Of course, it helps that the performances here are really strong. Tomas Milian plays ‘cocky’ better than most, and that trait helps him ease into character as Andrea quite effectively. At the same time, while he’s a bit of a smart ass, he’s also quite bright and in many ways far more perceptive than the police. Milian is solid in the role, never going over to the top or underplaying his character. The truly gorgeous Barbara Bouchet provides some fairly daring work here, playing her character as more than just a little sexually predatory, but doing it well. More than just a pretty face, Bouchet makes her Patrizia interesting just as much for her damaged soul as for her looks. Florinda Bolkan steals a few of her scenes as the witch who lives outside of town. As we get to know her back story she proves to be the most tragic of the adult characters in the story, although she also suffers far more abuse than anyone else.

    Production values are impressive. Save for a rather unfortunate ‘dummy death’ that happens later in the movie the effects are quite good, though to be fair this movie is much lighter on the gore set pieces than many of the director’s other pictures. The cinematography is excellent, preferring brightly lit open spaces to the more dark and atmospheric night or interior scenes that populate so much of Fulci’s filmography. Add to this a genuinely excellent score from Riz Ortolani and Don’t Torture A Duckling remains one of Fulci’s strongest efforts.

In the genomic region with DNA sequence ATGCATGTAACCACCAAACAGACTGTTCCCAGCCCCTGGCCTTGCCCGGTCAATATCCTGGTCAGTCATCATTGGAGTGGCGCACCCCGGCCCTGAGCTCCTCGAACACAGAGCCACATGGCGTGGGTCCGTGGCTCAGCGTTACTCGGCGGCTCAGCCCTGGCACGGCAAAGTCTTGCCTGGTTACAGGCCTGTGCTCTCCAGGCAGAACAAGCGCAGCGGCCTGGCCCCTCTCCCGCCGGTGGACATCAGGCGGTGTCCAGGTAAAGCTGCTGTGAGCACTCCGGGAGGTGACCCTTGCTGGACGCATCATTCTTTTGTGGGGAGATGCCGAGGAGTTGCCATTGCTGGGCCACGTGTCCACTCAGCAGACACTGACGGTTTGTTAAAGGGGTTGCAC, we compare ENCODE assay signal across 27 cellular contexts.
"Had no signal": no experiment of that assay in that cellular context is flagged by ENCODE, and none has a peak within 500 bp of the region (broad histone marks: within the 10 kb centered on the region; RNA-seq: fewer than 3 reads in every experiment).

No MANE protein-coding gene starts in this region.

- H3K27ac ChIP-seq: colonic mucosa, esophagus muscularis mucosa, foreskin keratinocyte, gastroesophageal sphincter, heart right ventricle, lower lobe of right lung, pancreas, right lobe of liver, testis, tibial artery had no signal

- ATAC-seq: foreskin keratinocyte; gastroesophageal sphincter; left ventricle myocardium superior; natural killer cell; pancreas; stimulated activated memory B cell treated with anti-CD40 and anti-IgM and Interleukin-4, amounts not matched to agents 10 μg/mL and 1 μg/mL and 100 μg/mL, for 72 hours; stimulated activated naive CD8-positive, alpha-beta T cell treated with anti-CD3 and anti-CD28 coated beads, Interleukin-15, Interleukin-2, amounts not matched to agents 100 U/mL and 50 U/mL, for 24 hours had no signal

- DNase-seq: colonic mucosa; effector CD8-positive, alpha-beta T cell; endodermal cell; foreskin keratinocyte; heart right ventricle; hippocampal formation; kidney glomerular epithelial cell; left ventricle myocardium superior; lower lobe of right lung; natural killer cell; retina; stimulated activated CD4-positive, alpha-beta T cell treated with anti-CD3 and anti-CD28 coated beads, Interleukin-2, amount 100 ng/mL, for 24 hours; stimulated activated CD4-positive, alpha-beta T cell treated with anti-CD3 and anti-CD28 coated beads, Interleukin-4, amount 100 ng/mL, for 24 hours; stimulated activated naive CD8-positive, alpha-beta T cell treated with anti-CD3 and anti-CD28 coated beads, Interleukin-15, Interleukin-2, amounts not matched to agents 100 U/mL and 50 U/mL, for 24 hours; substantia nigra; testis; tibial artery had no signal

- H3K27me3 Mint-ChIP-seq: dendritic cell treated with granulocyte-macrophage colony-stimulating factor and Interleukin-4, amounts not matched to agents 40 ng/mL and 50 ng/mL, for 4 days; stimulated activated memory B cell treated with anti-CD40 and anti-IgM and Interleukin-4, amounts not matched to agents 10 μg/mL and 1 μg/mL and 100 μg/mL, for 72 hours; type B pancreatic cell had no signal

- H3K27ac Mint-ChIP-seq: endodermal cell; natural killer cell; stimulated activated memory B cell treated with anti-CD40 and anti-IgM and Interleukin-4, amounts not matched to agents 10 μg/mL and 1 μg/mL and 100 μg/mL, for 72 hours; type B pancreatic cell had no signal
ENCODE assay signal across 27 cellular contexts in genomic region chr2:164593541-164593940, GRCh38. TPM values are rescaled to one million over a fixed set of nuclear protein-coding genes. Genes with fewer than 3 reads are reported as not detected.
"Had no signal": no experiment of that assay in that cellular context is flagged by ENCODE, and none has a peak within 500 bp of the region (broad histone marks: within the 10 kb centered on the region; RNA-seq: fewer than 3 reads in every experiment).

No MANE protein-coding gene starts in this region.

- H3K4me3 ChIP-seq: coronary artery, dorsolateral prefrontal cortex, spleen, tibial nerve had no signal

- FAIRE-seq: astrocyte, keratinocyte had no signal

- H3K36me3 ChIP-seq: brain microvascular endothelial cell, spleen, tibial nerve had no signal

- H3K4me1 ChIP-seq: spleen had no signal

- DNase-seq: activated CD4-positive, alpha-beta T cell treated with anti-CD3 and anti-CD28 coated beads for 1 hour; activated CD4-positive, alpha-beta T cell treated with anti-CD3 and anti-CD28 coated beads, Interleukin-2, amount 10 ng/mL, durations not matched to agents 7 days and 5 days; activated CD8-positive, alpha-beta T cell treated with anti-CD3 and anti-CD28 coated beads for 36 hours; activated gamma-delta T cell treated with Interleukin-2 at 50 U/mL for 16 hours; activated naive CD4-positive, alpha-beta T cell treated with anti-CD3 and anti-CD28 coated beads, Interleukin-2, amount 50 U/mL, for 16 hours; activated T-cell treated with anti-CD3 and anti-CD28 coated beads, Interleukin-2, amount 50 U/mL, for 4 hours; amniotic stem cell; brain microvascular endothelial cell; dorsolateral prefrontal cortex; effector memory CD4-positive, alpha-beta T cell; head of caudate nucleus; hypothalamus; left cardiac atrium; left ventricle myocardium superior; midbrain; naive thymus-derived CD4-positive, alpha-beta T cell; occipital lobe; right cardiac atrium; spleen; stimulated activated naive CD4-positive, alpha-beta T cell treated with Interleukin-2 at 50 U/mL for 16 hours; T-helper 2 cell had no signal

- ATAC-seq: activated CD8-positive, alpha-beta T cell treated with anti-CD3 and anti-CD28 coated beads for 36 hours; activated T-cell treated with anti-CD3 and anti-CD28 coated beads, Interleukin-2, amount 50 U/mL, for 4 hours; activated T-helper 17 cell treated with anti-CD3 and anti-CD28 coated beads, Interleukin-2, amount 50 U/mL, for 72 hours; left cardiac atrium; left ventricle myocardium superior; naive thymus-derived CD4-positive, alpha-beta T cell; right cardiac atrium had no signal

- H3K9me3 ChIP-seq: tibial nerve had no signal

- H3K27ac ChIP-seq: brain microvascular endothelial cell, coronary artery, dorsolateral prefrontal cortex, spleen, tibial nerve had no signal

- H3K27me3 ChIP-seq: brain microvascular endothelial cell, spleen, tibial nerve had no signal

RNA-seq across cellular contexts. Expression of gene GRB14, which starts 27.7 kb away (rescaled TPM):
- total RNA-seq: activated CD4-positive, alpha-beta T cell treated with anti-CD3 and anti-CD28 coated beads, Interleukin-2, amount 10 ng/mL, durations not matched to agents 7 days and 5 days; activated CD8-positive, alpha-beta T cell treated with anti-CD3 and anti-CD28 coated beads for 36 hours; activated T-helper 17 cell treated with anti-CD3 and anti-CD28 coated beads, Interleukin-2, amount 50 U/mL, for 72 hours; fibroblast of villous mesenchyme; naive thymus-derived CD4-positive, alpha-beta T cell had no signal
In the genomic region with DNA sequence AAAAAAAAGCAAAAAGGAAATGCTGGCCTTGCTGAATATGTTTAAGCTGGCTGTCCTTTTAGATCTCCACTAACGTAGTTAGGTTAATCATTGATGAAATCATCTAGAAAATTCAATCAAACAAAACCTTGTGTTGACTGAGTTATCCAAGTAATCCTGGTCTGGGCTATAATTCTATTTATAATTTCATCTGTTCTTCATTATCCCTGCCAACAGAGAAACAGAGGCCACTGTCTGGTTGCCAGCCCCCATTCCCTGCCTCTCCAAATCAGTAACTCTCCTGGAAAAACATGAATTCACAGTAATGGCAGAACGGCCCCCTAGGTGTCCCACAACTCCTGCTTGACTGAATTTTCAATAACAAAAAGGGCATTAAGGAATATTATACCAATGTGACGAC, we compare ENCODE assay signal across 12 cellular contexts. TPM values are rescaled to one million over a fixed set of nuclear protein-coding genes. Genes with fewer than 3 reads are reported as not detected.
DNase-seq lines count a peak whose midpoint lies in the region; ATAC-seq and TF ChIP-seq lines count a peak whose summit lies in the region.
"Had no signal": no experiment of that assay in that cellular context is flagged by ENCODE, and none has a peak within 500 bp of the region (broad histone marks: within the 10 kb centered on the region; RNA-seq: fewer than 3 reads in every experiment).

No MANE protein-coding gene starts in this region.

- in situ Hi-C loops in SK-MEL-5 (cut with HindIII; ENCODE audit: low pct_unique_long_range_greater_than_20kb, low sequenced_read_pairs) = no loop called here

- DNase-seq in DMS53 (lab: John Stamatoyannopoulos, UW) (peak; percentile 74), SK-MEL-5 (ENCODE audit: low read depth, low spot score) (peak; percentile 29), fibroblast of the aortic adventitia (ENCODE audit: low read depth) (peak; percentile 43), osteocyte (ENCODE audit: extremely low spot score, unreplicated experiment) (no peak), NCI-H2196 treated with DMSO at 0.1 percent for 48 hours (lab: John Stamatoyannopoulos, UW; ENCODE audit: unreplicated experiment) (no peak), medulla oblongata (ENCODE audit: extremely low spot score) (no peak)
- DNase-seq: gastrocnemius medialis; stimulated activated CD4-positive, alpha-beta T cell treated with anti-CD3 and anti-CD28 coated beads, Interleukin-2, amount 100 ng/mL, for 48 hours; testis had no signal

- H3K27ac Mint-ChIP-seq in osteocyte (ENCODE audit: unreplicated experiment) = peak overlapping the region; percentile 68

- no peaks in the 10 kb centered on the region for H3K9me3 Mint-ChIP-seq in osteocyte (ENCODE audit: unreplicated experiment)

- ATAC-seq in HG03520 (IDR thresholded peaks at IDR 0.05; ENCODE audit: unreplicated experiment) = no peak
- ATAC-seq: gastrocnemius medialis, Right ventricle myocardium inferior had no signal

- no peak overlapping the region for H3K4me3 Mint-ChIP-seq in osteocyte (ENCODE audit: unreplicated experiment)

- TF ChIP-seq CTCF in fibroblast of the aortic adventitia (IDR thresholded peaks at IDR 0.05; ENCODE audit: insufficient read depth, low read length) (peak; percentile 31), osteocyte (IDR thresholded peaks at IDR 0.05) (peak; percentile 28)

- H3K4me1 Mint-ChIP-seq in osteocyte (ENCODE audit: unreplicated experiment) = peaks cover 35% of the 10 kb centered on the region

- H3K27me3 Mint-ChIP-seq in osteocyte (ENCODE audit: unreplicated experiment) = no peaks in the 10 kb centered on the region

Don’t Torture A Duckling arrives on Blu-ray framed at 2.35.1 widescreen in AVC encoded 1080p high definition taking up 28GBs of space on the 50GB disc. The image quality here is quite good. There’s nice detail in close up shots but also in medium and long distance shots. There isn’t much print damage to note at all, though eagle-eyed viewers will spot the odd small scratch here and there, while the grain inherent in the film is maintained, never blasted away with DNR. As such, detail and texture are good, skin tones look nice and natural – never waxy – and there’s quite a bit of depth to the picture. Color reproduction is also really solid and we get strong black levels are well. There are no noticeable issues with compression artifacts or edge enhancement.